The launch will be the last for any space shuttle. Space shuttle launch. Hoping weather doesn’t affect the timing NASA is working towards final preparations of the last mission.
There’s a 60 percent chance that rain or thunderstorms will postpone the liftoff of Atlantis, shuttle weather officer Kathy Winters said Tuesday. Friday’s launch time is 11:26 a.m., the countdown clock for the space shuttle launch started Tuesday afternoon.
The four Atlantis shuttle astronauts entered a standard preflight quarantine last Friday to prevent illness and limit exposure to any harmful germs. Atlantis’ 12-day mission, called STS-135, will deliver huge spare parts to the International Space Station, along with other supplies, in order to prepare the orbiting laboratory for its life without visiting space shuttle missions. As many as 1 million spectators are expected to jam the Cape Canaveral area for the historic send-off.
NASA test director Jeremy Graeber said the launch team is doing its best to put off any emotions associated with the end of the 30-year shuttle era, until Atlantis flies. “The team gets into the mode of this-is-launch-countdown, and that’s really the focus that everybody has,” Graeber told journalists. “The rest of the emotion that really comes with the end of the space shuttle program, I think will really kind of roll in as launch is completed.”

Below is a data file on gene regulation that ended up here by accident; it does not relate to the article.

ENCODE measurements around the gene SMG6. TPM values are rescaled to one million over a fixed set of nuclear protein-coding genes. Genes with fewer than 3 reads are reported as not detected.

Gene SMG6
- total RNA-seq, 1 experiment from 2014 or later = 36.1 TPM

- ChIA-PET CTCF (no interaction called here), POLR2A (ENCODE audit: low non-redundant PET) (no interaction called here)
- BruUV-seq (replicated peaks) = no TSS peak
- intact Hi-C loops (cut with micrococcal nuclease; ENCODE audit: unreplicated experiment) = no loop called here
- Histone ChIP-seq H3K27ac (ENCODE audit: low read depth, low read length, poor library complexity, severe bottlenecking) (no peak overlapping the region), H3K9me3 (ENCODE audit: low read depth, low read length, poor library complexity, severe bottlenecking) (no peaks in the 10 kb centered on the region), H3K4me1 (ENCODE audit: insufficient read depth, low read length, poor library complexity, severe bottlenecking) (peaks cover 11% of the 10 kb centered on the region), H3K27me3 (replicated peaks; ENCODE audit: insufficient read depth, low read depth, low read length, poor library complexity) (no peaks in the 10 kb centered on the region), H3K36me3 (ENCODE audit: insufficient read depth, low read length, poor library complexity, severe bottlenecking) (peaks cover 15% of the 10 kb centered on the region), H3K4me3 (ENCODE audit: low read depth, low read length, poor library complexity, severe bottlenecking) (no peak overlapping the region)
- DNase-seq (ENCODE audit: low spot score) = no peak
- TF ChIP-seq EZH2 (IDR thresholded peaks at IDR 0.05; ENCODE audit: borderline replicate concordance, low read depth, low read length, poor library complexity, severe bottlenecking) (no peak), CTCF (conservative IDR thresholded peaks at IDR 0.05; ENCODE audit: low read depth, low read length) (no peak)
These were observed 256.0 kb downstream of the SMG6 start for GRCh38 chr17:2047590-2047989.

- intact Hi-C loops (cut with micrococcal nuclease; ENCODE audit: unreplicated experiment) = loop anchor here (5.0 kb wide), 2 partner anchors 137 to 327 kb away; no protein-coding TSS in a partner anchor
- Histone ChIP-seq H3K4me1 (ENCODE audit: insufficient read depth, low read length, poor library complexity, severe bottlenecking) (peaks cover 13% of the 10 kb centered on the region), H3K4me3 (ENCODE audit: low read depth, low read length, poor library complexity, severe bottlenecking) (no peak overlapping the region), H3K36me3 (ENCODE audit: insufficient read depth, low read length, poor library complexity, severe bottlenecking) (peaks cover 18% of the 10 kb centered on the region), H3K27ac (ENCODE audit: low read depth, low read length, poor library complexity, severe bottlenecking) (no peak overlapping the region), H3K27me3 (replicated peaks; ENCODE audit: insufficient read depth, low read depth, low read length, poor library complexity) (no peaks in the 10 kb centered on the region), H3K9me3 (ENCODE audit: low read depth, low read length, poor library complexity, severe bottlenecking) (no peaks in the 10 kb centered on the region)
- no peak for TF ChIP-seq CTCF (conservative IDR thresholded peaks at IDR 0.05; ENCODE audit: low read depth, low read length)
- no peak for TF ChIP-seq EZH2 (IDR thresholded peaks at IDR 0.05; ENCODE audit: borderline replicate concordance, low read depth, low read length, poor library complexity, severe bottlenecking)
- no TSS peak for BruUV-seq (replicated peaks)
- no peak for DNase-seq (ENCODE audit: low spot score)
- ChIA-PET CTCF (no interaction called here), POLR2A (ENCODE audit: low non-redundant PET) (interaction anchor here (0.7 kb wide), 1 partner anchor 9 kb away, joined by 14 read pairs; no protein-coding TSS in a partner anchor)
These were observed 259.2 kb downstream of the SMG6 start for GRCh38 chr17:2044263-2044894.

NASA said it must launch Atlantis by Sunday-choosing the best two out of three days-otherwise it will have to wait until at least July 16. That’s because of an unmanned rocket due to lift off next week. The four astronauts will be mission specialists Rex Walheim, Sandra Magnus, pilot Doug Hurley and commander Chris Ferguson. This the 135th flight in the shuttle program is the last because NASA has been ordered to get out of the Earth-to-orbit business and focus instead on trips to true outer space: an asteroid and Mars.